A coroner has criticised BMW and the Government driving agency for knowing about an electrical fault that caused the death of a Gurkha veteran who crashed to avoid one of the German manufacturer's cars.

Narayan Gurung, 66, of Aldershot, died after driving his Ford Fiesta into a tree on a dark road in Hampshire on Christmas Day 2016 to avoid a car that had cut out because of an electrical fault, Woking Coroner's Court heard on Friday.

Surrey Assistant Coroner Anna Loxton criticised the Driver and Vehicle Standards Agency (DVSA) for failing to press BMW for a recall of up to 312,000 cars in the UK, despite envisioning the exact scenario of the former soldier's death 10 months earlier.

She will issue a prevention of further deaths notice in writing to Transport Secretary Chris Grayling and DVSA chief executive Gareth Llewellyn.

But Mrs Loxton said she could not conclude that Mr Gurung was unlawfully killed because there was insufficient evidence of corporate manslaughter.

Instead she recorded a narrative conclusion criticising the car manufacturer, its UK importer and the agency for recognising the risk of a complete power outage on an unlit road during a meeting on February 26 2016.

"Despite recognising this risk, the DVSA failed to call for, and BMW AG and BMW UK failed to initiate, a recall until after Mr Gurung's death," she said.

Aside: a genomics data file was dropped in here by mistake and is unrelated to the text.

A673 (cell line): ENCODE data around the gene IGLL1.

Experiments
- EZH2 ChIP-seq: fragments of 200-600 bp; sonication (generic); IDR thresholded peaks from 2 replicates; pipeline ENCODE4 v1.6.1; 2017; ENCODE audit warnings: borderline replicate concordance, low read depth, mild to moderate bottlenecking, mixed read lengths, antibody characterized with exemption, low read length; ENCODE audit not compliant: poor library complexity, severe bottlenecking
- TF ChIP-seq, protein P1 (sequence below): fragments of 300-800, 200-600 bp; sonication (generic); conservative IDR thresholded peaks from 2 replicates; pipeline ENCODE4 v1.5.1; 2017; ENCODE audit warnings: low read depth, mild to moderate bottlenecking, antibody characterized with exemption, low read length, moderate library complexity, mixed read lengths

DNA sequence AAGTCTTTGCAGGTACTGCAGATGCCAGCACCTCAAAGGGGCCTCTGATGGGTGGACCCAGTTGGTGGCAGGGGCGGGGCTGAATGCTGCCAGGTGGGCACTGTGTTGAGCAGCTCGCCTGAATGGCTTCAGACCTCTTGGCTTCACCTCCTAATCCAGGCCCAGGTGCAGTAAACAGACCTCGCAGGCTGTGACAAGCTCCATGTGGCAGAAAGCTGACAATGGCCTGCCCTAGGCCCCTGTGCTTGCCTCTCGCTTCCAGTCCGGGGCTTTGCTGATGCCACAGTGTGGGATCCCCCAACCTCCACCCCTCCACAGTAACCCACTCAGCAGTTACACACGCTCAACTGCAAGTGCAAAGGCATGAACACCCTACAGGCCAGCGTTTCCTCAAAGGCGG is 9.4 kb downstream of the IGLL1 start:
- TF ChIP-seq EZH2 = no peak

She criticised the DVSA for having no protocol for investigating safety-related defects quickly, having no guidance to interpret its own codes of practice and for lacking critical analysis of the defect.

She said the agency had been aware of a fault since October 2014 when it started to receive an "unusually high" volume of complaints from drivers, but it did not make a "fundamental shift" until after the veteran's death.

But the DVSA failed to recognise it as a safety defect and accepted BMW's case that drivers would get a prior warning before a complete outage and even closed down investigations.

Father-of-three Mr Gurung, who served with "exemplary" conduct in the British Army regiment for nearly 20 years, was driving with his wife to the Royal Surrey County Hospital, where they both worked as housekeepers.

A colleague's BMW had stalled on the Hogs Back road ahead after suffering a "total electrical failure". He tried to put on his hazard lights but they failed because of the lack of power.

Because it was before sunrise, Mr Gurung was unable to see the vehicle until the last moment, when he swerved and hit a tree. He was pronounced dead at the scene due to multiple traumatic injuries, the coroner concluded.

Mrs Loxton said the BMW's driver had made repeated attempts to get minor-seeming electrical issues fixed with his car and said he had no reason to expect it would suffer a total power outage while driving.

Last month, BMW widened its recall of vehicles at risk of electrical faults to include 312,000 UK cars.

The DVSA said BMW failed to alert UK authorities to 19 cases of electrical faults between 2011 and 2014.

The Government agency previously claimed its response to the issue two years before Mr Gurung's crash "might have been different" if the German manufacturer had passed on details of the flaw.

The manufacturer is contacting owners of the affected models made between March 2007 and August 2011: the BMW 1 Series, 3 Series, Z4 and X1 petrol and diesel.